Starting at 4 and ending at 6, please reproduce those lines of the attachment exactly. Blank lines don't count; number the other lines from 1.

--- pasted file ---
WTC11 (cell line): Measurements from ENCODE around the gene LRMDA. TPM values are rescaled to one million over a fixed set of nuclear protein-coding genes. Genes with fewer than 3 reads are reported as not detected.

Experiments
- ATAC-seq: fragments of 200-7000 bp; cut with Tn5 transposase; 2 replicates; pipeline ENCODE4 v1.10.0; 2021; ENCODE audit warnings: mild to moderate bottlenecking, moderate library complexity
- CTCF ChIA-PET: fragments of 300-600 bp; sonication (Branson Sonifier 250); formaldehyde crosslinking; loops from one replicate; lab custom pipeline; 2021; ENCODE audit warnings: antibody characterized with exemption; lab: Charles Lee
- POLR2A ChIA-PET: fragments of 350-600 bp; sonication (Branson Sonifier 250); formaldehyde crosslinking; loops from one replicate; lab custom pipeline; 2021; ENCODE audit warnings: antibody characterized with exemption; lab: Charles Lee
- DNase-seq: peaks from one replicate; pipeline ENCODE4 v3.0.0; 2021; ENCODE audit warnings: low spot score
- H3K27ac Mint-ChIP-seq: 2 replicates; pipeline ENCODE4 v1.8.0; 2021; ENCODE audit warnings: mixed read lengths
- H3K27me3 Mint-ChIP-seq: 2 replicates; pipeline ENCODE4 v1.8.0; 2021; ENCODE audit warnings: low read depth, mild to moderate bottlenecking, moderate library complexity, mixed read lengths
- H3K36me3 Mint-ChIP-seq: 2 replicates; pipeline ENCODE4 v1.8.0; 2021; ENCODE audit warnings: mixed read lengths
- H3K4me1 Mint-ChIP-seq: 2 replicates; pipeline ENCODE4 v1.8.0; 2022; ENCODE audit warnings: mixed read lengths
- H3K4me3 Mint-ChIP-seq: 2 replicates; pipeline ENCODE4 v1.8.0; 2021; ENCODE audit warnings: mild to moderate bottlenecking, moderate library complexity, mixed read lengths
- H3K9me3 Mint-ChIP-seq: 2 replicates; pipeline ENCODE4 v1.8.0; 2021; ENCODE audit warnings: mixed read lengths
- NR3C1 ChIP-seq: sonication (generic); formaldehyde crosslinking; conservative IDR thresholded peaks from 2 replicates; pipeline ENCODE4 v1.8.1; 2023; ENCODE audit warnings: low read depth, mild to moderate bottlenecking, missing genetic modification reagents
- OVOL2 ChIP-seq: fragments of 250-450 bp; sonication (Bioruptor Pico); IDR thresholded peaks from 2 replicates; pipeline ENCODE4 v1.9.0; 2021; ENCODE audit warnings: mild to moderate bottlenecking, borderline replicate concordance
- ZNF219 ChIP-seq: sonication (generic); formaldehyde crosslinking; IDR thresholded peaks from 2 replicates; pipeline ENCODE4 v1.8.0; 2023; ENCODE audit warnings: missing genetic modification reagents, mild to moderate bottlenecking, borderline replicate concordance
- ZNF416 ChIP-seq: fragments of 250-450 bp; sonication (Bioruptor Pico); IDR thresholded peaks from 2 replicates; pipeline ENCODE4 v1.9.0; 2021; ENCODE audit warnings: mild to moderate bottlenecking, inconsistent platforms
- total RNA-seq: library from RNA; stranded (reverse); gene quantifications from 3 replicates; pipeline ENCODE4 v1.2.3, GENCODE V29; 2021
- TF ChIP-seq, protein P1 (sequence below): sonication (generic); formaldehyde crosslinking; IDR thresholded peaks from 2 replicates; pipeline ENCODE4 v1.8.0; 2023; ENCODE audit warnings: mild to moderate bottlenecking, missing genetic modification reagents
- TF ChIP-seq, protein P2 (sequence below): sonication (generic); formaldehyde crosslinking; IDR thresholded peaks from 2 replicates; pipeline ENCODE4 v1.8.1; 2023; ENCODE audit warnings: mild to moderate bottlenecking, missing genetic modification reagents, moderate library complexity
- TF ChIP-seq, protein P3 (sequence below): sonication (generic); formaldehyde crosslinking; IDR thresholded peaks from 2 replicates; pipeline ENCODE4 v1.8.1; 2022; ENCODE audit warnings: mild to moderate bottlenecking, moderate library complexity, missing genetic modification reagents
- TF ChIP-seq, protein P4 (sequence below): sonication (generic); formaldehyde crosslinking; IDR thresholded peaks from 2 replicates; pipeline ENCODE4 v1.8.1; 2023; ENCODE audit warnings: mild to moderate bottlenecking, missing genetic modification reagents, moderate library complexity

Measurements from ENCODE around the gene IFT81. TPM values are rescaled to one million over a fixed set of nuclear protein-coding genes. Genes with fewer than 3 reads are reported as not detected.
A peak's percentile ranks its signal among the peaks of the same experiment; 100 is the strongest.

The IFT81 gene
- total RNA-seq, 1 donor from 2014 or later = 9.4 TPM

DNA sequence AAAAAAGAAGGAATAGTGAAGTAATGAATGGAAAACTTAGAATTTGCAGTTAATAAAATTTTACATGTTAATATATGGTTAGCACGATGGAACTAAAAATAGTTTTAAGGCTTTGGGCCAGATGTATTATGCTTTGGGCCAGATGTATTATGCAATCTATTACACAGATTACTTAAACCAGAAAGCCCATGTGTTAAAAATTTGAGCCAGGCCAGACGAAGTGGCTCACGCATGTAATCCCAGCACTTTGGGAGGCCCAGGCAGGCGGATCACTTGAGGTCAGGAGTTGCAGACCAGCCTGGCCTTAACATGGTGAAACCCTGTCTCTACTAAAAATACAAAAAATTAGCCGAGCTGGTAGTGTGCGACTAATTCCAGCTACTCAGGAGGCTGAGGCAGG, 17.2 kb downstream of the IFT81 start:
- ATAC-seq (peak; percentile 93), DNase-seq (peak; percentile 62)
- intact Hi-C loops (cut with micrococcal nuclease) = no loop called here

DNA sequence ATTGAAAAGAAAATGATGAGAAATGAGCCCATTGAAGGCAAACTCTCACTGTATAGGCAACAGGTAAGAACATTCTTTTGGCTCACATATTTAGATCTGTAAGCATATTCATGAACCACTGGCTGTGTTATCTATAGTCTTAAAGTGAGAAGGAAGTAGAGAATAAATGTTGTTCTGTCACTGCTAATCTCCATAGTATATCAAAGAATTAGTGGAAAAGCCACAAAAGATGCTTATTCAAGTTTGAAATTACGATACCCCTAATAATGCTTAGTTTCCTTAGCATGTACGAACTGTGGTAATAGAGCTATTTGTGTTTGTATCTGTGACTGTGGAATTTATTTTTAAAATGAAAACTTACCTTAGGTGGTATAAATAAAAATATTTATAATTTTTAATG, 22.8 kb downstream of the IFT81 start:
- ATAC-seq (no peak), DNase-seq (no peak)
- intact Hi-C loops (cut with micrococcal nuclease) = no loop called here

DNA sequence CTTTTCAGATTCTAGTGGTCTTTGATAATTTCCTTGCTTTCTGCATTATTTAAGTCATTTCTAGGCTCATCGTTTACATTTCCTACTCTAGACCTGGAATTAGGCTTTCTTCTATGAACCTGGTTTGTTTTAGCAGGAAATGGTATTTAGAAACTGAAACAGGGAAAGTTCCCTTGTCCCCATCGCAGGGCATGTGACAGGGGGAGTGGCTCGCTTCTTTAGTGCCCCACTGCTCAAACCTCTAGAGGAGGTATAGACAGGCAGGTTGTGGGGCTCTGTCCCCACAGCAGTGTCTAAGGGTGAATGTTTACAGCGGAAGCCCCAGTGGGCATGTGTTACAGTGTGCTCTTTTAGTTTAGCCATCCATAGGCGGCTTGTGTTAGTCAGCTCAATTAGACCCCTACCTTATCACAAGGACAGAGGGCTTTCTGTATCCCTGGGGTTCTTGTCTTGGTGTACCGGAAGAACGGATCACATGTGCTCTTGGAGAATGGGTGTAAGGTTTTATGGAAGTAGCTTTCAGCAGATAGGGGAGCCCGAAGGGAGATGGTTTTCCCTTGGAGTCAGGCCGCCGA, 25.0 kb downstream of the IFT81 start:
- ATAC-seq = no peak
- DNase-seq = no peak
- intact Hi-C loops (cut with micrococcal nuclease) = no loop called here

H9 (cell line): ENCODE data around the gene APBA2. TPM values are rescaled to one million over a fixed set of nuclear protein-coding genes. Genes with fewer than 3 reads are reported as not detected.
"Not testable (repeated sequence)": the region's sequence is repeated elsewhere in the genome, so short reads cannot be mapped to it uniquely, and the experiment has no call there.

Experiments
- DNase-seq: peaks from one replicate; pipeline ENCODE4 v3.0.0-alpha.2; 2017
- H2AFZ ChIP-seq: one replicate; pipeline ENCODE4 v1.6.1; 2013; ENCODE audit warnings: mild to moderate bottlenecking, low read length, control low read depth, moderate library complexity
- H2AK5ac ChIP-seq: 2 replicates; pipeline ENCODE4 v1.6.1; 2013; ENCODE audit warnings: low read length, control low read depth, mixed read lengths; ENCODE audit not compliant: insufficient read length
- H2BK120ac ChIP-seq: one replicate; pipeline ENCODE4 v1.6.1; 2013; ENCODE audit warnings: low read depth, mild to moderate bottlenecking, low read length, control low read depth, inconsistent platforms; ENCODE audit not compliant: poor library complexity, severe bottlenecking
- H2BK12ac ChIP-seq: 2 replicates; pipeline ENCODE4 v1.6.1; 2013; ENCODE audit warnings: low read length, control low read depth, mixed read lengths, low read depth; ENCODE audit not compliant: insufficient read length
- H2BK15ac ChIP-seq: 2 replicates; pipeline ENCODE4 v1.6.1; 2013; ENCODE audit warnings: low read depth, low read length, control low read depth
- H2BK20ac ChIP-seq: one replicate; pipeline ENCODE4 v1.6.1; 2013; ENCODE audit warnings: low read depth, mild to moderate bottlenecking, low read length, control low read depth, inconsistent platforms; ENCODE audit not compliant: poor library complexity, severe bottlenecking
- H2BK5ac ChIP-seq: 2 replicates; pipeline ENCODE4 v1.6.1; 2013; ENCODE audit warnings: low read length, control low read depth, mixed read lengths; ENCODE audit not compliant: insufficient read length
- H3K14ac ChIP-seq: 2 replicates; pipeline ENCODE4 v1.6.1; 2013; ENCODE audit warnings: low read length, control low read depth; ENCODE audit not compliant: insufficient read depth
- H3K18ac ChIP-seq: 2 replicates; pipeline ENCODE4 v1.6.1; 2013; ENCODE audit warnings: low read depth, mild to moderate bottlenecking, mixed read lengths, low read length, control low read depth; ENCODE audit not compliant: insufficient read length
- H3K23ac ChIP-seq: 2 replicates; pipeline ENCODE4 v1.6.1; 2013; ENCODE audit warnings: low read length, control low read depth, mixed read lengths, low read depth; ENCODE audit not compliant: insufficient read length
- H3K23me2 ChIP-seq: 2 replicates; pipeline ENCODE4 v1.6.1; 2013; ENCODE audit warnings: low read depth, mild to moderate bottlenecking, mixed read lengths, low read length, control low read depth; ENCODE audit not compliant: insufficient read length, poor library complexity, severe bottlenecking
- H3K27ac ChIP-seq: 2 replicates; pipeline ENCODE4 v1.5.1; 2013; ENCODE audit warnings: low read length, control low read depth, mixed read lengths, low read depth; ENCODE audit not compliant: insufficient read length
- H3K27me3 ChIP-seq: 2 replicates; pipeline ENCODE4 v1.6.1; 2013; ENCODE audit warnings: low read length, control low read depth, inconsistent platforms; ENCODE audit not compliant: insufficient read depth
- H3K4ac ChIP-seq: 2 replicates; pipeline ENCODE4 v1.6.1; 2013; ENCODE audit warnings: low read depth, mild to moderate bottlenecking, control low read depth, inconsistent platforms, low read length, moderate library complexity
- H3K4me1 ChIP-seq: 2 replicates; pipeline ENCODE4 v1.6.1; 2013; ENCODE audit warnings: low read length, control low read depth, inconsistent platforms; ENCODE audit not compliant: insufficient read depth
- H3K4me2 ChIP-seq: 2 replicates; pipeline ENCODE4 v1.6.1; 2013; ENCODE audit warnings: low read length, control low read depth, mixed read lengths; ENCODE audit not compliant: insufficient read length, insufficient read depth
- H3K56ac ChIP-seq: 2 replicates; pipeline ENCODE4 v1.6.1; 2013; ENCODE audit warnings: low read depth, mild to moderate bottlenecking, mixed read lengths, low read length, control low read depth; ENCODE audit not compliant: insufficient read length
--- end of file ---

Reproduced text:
- CTCF ChIA-PET: fragments of 300-600 bp; sonication (Branson Sonifier 250); formaldehyde crosslinking; loops from one replicate; lab custom pipeline; 2021; ENCODE audit warnings: antibody characterized with exemption; lab: Charles Lee
- POLR2A ChIA-PET: fragments of 350-600 bp; sonication (Branson Sonifier 250); formaldehyde crosslinking; loops from one replicate; lab custom pipeline; 2021; ENCODE audit warnings: antibody characterized with exemption; lab: Charles Lee
- DNase-seq: peaks from one replicate; pipeline ENCODE4 v3.0.0; 2021; ENCODE audit warnings: low spot score